We once threw a party at our old house in Roebuck Springs, and someone showed up with some sauce that was supposed to be heated in a microwave. When she discovered we didn't have one, she didn't know what to do. It reminded me of the time I was talking about my old 45s to a much younger friend, and he asked me what a 45 was. My eyes got really big and then I laughed. Not at him, but at the reminder that we all exist in our own cultural contexts.

I showed the party girl how to empty the sauce into a saucepan and heat it on the stovetop using a very low flame. Perhaps this will come in handy someday when she's lost in the wilderness of someone else's kitchen.

But the biggest reason I don't miss my microwave? Three words: red sauce splatter.

Monday, October 5, 2009

the joy of hugs from other people's children, and how not to make a sit-upon

This year, I decided to become co-leader of Girl Scouts of North-Central Alabama Troop 449. Troop 449 shares its meeting time and space with another troop, so tonight the room was packed as we made sit-upons and square knots.

A sit-upon is like a stadium seat, and making one is very much like making a pillow. So much like making a pillow that I sort of forgot all about the idea of a stadium seat and pretty much started helping them make pillows. A pillow is best when it's very fluffy, and its seams are very tight. This is because your head doesn't support the weight of your entire upper body.

Imagine you're a sweet little brownie scout. You stuff fluff and newspaper into a plastic bag, so that it will be water proof. You don't intentionally stuff air into your plastic bag, but it's there, and you don't squeeze it out, because your co-leader doesn't tell you to. Your co-leader wants your pillow to be fluffy. You tie up the plastic bag, air and all. You put your plastic stuffing bag into your vinyl sit-upon after sewing three sides of the vinyl together. Your stuffing bag doesn't take up all of the space inside the vinyl, so your co-leader helps you tighten and gather your stitches around it. You now have a nice, fluffy, oddly-shaped pillow with air inside of it that can't escape, because you've tied it into the fluff bag. What you have is a balloon-pillow, really. For your butt. Which is all well and good until you actually sit upon it, which if you'll recall is the entire point.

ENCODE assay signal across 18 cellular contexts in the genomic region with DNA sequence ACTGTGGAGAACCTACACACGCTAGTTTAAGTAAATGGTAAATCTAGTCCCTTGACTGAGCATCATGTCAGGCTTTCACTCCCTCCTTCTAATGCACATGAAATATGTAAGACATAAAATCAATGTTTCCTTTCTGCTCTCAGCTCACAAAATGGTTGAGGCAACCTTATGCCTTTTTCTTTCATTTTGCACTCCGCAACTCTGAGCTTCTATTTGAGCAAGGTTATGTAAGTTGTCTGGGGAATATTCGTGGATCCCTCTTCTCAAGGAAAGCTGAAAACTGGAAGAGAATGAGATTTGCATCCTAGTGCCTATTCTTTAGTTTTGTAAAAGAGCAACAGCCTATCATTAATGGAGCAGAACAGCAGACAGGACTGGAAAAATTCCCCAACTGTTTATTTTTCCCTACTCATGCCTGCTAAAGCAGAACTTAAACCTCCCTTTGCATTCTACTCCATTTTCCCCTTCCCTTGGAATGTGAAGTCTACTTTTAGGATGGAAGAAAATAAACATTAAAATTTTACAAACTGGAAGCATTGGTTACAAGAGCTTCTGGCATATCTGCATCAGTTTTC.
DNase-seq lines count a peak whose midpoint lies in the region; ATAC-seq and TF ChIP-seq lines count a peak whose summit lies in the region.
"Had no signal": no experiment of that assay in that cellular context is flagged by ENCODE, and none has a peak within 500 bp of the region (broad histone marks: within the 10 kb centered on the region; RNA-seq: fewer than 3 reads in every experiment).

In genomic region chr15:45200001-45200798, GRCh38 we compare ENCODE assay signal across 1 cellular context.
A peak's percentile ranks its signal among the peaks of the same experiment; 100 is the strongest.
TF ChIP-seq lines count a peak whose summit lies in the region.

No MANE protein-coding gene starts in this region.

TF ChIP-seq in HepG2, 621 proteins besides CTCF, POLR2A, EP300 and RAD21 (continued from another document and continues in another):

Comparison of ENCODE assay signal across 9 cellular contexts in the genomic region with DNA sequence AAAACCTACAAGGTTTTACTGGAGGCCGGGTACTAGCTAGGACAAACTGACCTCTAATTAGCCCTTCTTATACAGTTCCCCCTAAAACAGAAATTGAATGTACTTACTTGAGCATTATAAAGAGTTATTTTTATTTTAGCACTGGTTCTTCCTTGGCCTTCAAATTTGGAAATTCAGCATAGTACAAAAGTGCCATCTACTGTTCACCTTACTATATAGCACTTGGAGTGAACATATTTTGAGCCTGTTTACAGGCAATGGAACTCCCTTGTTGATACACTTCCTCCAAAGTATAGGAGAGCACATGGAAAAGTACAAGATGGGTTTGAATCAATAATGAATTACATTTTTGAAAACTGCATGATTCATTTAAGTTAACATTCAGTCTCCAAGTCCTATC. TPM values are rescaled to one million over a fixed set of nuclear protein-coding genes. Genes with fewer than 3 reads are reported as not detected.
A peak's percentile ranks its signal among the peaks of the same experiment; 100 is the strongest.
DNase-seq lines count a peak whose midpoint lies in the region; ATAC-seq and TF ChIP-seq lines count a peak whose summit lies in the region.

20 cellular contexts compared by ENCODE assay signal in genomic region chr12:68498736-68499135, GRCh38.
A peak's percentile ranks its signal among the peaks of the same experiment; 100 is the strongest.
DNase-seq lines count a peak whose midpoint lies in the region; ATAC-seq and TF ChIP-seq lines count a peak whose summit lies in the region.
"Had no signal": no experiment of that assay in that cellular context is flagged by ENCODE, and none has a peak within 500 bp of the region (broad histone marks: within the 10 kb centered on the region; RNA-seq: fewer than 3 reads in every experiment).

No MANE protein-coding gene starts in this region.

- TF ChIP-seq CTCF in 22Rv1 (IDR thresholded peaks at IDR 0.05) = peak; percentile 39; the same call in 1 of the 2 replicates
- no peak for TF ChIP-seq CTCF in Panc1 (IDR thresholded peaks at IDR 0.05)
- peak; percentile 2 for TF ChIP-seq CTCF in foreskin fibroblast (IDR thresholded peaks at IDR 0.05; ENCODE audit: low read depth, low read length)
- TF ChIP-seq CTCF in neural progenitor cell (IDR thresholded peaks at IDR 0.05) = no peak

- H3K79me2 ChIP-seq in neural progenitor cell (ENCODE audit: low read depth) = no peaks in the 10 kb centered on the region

The way I choose to imagine it is that most of the parents were too busy talking to all of the other parents to notice as their dear little brownies proudly sat their dear little butts upon their dear little balloon-pillows and blew them right out -- popped the seams off without even the satisfaction of a whoopie cushion-ish noise to turn it into a hilarious prank.

Now back up a bit, to when the girls selected their pieces of vinyl. Leah got the one piece that had something like 500 holes along the edges. WAY more holes than any other piece. She was very insistent that she use that piece, and began sewing it together. She asked for help only once, when her holes wouldn't align, and she stayed late to finish. By the time she was ready to stuff it, all of the blow-outs were old news. She knew to squeeze the air out, and I knew to leave her stitches alone. So she ended up with the best sit-upon of the bunch. It looks and feels just like a stadium seat. And suddenly I am aware that this could be bad for me. That this could appear as though I have pulled a classic cheerleader's mother's stunt, sabotaging all of the other girls so that my daughter appears to be the best. She even decided to finger knit a handle. Next thing you know, she'll be embroidering her name on the front and adding fringe along the edges.

So yeah, the parents might not appreciate my mad crafting skills (or Leah's), but I think their children actually like me. Several of them gave me happy little hugs, for no apparent reason other than the joy of hugging. Lucky for me, hugs are unbreakable.